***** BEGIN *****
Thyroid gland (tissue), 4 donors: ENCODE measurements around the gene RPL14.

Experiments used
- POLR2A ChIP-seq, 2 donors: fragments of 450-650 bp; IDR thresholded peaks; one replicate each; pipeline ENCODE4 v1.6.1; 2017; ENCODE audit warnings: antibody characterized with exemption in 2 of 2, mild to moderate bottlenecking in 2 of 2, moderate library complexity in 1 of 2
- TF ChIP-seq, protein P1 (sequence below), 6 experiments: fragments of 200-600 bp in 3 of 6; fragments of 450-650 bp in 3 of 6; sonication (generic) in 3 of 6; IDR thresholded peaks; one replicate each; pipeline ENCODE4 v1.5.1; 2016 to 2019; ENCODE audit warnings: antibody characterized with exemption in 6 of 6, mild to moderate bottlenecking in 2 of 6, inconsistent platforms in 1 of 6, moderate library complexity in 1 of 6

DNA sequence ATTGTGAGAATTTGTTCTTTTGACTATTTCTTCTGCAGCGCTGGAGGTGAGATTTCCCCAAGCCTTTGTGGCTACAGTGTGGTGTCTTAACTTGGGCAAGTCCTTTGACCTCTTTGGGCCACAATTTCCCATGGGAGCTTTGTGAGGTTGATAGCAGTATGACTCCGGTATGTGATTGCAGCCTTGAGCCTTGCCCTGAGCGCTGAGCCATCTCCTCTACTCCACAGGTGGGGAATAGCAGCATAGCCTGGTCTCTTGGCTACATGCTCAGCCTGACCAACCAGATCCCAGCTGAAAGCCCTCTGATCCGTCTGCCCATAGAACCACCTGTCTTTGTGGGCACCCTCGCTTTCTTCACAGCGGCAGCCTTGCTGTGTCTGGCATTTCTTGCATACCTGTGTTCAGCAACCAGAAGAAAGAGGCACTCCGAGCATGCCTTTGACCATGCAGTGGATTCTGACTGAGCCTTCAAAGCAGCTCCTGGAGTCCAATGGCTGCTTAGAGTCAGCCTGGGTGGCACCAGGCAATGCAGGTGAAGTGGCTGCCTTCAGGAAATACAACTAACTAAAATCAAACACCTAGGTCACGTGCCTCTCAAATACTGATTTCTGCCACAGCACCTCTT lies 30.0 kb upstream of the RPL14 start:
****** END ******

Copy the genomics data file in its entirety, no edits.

Thyroid gland (tissue), 4 donors: ENCODE measurements around the gene RPL14.

Experiments used
- POLR2A ChIP-seq, 2 donors: fragments of 450-650 bp; IDR thresholded peaks; one replicate each; pipeline ENCODE4 v1.6.1; 2017; ENCODE audit warnings: antibody characterized with exemption in 2 of 2, mild to moderate bottlenecking in 2 of 2, moderate library complexity in 1 of 2
- TF ChIP-seq, protein P1 (sequence below), 6 experiments: fragments of 200-600 bp in 3 of 6; fragments of 450-650 bp in 3 of 6; sonication (generic) in 3 of 6; IDR thresholded peaks; one replicate each; pipeline ENCODE4 v1.5.1; 2016 to 2019; ENCODE audit warnings: antibody characterized with exemption in 6 of 6, mild to moderate bottlenecking in 2 of 6, inconsistent platforms in 1 of 6, moderate library complexity in 1 of 6

DNA sequence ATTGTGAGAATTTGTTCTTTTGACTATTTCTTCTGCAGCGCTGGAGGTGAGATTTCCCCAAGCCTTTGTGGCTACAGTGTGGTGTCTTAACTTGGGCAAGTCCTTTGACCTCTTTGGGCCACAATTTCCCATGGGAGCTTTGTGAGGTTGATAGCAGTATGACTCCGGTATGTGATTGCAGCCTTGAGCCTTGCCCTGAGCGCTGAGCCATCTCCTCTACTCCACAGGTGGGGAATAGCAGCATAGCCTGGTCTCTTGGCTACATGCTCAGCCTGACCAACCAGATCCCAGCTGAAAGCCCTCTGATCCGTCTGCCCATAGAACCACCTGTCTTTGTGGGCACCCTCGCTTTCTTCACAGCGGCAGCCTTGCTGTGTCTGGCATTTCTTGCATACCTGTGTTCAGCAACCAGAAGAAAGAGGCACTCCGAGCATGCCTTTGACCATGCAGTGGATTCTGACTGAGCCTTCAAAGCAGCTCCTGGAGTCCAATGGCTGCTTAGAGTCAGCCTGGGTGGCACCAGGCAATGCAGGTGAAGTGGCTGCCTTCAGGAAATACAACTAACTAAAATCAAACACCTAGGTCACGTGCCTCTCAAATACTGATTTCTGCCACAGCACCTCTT lies 30.0 kb upstream of the RPL14 start: